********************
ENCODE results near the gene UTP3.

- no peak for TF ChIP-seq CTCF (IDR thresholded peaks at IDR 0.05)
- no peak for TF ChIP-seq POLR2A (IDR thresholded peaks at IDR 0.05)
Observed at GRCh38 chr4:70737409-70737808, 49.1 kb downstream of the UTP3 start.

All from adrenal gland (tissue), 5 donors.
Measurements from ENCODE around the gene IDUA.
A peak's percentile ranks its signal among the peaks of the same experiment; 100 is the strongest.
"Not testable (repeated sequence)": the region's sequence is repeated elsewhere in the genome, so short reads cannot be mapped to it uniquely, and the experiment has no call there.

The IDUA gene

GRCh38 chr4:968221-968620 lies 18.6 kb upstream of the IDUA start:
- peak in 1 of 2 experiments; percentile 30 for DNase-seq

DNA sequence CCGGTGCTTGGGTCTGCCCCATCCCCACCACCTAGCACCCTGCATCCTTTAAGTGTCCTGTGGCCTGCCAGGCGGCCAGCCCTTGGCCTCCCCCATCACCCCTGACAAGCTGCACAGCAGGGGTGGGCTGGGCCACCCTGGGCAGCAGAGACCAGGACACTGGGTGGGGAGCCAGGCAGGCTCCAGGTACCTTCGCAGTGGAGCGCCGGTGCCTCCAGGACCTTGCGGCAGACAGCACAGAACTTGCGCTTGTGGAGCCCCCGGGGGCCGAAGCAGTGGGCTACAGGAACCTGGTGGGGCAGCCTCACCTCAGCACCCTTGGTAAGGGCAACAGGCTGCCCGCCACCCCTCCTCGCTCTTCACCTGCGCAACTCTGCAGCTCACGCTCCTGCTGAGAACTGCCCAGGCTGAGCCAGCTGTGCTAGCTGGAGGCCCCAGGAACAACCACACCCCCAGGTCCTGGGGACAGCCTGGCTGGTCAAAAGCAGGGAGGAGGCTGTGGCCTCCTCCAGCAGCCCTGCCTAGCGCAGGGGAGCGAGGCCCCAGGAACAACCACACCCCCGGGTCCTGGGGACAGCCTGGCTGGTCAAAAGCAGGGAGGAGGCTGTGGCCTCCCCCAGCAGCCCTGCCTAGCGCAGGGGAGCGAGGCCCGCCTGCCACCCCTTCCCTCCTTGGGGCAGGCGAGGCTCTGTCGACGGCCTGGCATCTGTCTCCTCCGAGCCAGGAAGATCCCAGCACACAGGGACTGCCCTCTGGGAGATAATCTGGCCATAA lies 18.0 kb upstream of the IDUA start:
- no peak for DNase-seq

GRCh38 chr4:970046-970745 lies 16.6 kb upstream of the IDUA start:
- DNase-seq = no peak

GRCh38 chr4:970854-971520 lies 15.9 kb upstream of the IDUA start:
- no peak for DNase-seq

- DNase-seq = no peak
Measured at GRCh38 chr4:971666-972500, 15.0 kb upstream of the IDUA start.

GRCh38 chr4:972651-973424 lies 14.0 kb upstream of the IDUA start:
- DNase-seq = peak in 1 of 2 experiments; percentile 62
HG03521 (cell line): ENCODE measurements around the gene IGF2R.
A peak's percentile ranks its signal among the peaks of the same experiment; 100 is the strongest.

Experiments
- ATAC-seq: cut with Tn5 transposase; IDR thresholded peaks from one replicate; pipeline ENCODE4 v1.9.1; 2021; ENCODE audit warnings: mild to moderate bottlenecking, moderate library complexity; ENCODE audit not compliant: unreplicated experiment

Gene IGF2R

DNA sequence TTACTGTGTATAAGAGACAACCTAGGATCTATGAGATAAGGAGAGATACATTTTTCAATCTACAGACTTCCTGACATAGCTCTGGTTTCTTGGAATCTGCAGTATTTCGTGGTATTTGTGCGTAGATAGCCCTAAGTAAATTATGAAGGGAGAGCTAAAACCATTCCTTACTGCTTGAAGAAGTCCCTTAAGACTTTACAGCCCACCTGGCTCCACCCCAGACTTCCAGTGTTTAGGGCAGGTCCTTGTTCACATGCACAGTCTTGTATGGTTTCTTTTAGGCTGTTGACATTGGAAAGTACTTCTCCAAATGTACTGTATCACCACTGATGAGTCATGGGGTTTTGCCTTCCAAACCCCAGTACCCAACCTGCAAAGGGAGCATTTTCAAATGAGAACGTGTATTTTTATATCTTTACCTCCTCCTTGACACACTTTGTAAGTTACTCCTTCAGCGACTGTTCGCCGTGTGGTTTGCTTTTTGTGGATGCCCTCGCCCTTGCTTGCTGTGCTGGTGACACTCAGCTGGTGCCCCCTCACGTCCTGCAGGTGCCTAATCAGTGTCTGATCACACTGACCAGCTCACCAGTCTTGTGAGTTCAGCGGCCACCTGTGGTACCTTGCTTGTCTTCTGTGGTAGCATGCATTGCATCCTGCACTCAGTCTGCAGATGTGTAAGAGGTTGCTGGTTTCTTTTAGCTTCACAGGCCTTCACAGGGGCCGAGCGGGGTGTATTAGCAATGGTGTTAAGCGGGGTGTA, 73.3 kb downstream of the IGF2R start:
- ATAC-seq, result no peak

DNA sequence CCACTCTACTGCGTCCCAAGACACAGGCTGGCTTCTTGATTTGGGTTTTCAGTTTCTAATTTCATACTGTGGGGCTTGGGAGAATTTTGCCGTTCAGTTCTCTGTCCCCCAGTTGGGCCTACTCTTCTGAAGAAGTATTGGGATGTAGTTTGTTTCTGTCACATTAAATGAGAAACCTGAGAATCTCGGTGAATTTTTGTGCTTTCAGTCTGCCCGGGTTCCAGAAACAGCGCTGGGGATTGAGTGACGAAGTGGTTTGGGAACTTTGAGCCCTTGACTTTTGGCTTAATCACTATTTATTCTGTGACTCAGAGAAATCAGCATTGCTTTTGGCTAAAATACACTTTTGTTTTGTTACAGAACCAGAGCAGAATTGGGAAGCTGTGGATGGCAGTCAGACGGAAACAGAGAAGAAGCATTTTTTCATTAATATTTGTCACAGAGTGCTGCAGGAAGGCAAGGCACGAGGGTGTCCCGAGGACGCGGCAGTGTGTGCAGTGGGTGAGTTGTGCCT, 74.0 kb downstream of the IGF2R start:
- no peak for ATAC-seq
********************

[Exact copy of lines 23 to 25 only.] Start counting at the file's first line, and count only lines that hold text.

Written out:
A peak's percentile ranks its signal among the peaks of the same experiment; 100 is the strongest.

Experiments
- ATAC-seq: cut with Tn5 transposase; IDR thresholded peaks from one replicate; pipeline ENCODE4 v1.9.1; 2021; ENCODE audit warnings: mild to moderate bottlenecking, moderate library complexity; ENCODE audit not compliant: unreplicated experiment